My husband and I just returned from a fabulous trip to New York. There is nothing like getting into the Christmas spirit by spending a long weekend in the “city that never sleeps” – and one that apparently has holiday potty policies.
While we were there,
we had some pretty AMAZING customer service experiences.
Del Frisco Steak House – special shout-out to one of the managers, Shawn for his special attention.
United Airlines even did a superb job getting us there and back with wonderful customer service from all departments.
Allow me to tell you about the ATROCIOUS customer experience a group of us had at Barnes and Noble.
The bathroom there had an attendant.
Which is fine.
I understand throngs of people coming through the store this time of year and you can’t just let everyone take advantage of the facilities.
But what the attendant did was a BIG no-no in my book, and apparently in a lot of others’ too.
She wouldn’t let the women go to the bathroom without first showing a receipt. As badly as we may have had to use the bathroom, we were required to go wait in line for a book or a coffee first.
However, she allowed the men to walk right in to their bathroom. No receipt.
Oh NO, she didn’t?
Oh YES, she did!
It was not pretty.
I wanted to take as little time as possible in line and just buy anything small, considering my situation. I hurried over to the Starbucks line. It was taking even more time for this potty break than I really wanted it to…
The longer I stood in line to buy my minuscule $4 bottle of San Pellegrino, the more frustrated I became with the situation.
I really had to “go” and there was no getting around this rule.
Several other agitated women stood in the Starbucks line with me. Their husbands had the same experience as mine.
Receipt and bottle of water (just what I needed, more liquids!) in hand, off I hustled towards the attendant.
My receipt was promptly marked, but then I realized that I would have to wait again, now in the line for the ladies’ room. It was now 10-15 women deep.
What did I do?
I marched right over to the men’s line. I couldn’t wait anymore.
That’s right. And I asked the gentlemen who were at the back of the line to let me know when no more men were inside. They laughed, but they seemed to understand.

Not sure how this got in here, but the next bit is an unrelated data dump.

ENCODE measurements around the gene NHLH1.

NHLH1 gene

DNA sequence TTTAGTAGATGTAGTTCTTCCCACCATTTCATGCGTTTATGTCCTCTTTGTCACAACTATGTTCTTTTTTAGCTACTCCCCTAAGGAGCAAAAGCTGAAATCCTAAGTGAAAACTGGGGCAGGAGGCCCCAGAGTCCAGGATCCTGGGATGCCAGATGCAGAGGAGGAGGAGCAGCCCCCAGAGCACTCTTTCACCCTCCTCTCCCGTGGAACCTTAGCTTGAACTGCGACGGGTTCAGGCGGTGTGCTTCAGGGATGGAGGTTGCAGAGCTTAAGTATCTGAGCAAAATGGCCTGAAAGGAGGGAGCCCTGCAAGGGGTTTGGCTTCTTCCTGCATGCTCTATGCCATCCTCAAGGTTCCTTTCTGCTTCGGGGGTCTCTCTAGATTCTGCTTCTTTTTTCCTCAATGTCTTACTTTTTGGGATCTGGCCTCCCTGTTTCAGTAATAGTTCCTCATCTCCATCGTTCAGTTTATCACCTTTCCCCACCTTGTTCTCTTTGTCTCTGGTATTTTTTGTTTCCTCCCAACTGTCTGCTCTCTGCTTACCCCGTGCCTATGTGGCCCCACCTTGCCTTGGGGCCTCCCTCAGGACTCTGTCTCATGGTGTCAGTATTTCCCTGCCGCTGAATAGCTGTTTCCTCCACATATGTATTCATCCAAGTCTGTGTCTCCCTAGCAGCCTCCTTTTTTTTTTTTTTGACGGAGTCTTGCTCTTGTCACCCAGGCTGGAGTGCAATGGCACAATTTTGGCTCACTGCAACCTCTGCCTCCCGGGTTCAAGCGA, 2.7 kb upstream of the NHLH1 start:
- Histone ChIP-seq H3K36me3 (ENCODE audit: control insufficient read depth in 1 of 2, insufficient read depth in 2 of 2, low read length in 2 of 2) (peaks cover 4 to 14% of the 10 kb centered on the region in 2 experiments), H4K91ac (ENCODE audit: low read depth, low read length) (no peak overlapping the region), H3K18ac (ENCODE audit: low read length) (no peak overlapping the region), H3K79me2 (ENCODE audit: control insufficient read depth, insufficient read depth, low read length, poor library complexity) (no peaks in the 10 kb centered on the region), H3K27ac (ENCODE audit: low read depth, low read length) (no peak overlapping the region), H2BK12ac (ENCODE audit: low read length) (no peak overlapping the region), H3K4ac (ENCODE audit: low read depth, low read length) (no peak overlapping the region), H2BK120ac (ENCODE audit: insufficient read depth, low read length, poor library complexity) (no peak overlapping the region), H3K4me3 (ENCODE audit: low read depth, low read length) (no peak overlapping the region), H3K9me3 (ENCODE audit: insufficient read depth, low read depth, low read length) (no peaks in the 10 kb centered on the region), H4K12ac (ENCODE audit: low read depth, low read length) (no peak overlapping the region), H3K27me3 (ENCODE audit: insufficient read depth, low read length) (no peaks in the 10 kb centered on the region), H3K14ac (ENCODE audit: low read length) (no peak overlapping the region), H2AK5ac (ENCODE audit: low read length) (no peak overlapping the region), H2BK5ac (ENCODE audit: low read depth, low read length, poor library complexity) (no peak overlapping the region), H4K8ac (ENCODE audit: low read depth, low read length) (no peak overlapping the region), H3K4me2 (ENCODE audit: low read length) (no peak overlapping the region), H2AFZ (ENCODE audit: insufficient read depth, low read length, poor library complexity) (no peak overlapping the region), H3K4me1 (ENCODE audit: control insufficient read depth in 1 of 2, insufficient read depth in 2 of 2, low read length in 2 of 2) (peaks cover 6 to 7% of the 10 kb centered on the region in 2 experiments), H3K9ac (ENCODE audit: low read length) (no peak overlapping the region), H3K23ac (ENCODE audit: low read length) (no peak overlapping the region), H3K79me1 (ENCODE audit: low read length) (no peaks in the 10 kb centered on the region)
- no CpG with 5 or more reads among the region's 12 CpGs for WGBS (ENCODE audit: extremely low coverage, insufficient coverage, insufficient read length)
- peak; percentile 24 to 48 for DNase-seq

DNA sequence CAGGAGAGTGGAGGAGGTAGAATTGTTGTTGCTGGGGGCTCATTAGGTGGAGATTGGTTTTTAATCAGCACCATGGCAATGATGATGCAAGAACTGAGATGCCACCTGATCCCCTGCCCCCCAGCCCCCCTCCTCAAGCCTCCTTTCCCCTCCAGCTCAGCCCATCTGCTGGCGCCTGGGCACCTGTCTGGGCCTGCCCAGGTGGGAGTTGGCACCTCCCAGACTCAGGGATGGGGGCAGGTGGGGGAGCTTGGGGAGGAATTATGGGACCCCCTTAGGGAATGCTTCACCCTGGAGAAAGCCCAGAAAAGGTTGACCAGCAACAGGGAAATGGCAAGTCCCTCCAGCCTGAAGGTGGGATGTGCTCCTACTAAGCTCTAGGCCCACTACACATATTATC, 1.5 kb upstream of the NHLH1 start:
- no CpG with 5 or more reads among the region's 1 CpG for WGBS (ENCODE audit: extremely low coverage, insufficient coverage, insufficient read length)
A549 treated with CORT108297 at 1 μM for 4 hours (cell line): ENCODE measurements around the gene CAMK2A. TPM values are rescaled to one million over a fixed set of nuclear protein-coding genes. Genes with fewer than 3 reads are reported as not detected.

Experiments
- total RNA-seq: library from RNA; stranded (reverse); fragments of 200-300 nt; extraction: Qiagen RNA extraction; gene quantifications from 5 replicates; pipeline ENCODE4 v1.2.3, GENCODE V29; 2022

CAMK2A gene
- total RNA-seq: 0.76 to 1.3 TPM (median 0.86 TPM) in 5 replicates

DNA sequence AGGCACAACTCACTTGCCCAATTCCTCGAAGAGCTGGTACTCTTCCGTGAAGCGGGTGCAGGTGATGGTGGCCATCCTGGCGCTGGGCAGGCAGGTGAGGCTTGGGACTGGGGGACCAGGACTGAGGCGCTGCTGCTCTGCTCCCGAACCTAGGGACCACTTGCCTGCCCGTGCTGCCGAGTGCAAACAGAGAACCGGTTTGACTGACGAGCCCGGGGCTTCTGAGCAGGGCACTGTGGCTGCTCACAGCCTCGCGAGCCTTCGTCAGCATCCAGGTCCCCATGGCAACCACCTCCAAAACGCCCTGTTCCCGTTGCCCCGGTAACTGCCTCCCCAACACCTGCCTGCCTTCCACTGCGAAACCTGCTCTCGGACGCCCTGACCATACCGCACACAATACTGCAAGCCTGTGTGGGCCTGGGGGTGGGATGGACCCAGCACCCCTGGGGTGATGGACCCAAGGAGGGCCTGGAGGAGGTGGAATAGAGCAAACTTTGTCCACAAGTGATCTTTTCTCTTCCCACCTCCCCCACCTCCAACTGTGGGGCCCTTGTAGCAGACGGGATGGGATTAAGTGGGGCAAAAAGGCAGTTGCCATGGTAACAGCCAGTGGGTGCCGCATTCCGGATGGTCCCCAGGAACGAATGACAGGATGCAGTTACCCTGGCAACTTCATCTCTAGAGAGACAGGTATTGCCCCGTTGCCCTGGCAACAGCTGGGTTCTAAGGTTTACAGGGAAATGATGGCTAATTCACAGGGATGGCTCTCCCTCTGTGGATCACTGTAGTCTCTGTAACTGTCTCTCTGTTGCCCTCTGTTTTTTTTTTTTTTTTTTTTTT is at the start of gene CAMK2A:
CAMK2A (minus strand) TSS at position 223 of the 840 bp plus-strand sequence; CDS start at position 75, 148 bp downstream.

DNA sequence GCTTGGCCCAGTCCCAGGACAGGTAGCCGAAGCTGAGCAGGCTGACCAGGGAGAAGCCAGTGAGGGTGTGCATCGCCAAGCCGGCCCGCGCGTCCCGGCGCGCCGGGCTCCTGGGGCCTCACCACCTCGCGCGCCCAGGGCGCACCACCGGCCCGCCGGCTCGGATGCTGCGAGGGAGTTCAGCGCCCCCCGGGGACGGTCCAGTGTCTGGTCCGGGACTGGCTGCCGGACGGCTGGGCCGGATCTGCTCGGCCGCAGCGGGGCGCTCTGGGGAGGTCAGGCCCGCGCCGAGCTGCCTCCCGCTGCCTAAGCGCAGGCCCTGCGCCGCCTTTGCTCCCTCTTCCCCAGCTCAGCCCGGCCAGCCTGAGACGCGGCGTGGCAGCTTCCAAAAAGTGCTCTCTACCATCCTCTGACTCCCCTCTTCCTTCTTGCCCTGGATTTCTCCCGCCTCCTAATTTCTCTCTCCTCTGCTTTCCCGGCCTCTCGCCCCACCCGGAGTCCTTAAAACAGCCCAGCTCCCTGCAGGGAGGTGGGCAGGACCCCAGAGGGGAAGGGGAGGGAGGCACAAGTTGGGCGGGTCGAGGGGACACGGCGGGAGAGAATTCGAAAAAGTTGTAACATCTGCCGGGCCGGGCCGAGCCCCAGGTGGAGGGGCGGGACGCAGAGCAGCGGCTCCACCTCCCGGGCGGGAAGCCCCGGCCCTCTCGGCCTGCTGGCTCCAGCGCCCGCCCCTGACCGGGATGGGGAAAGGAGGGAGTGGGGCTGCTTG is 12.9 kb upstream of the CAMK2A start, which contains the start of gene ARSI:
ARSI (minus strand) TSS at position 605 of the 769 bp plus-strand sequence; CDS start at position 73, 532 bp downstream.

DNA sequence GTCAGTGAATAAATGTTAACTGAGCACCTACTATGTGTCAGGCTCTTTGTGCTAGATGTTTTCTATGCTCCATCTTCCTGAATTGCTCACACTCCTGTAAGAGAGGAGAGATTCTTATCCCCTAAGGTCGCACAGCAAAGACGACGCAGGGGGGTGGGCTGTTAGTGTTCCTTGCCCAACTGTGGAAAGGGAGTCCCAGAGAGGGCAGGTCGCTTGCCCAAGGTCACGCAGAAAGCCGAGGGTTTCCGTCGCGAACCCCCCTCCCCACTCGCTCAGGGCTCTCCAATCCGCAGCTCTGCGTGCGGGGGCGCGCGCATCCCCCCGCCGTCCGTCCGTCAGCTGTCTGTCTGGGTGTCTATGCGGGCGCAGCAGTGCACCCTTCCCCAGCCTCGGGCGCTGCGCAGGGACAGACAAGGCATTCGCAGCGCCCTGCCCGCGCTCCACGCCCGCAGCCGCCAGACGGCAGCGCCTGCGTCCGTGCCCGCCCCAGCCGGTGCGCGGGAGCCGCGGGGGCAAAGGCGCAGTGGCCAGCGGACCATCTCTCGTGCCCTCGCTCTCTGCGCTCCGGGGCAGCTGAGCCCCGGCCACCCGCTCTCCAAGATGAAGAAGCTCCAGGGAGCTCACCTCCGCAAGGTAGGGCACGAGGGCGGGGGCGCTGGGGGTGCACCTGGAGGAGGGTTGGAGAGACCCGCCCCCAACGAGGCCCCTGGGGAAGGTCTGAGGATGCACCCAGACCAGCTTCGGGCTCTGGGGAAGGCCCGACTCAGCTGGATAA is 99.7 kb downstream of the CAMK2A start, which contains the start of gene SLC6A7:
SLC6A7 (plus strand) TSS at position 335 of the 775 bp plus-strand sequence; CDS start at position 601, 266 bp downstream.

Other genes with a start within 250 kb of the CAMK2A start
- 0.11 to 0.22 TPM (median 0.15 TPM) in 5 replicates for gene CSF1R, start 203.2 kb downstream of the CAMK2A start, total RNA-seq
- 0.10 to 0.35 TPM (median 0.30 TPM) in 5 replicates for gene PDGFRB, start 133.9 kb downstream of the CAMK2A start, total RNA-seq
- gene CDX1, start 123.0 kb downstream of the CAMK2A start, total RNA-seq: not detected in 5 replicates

As soon as she heard my voice, guess who slinked around the corner to confront me?
My new best friend, the attendant.
She barked, “You cannot go into the men’s bathroom”.
“Why not?”, I replied.
“It’s our holiday potty policy.” (not exactly in those words)
The next thing you know I was speaking to Mr. Manager. The attendant wasn’t even sticking up for her fellow women.
(By this time, the whites of my eyes were probably yellow, and a few of the other gals from the ladies’ line had come to wait behind me in solidarity).
Mr. Manager showed up and I don’t think he really knew how to handle the situation, but the outcome was that I ended up using the only stall in the men’s restroom, with my receipt to prove it! I washed my hands and walked out past the attendant.
The other women who had also stepped into the men’s line paraded in until a line of men formed, holding receipts in hand, waiting for their own restroom.
I guess the manager got the message.
As I was leaving the store, I saw the other assistant manager. She had been aware of the situation upstairs, but contended that the attendant was not enforcing the “holiday potty policy” the way it was supposed to have been enforced.
Everyone was supposed to show a receipt. Period.
We raised a bit of a ruckus. The bathroom attendant was checking everyone’s receipts when we left though!
The sad thing?
The attendant didn’t get it.
She didn’t consider the ramifications of her actions on the big picture. I bought a $4 bottle of sparkling water and decided not to shop there for anything else afterwards.
I had a less than favorable feeling about the store when I left. My husband shopped for a book, but obviously AFTER he went to the restroom.
The moral of this story?
In the customer service world there is a well-known statistic:
News of a bad customer experience typically reaches twice as many ears as praise for a good one.
If you own a business or work for one, you might be interested in some of the statistics from the Help Scout blog post with 75 customer service facts, quotes and statistics.
It might just change the way you treat your customers.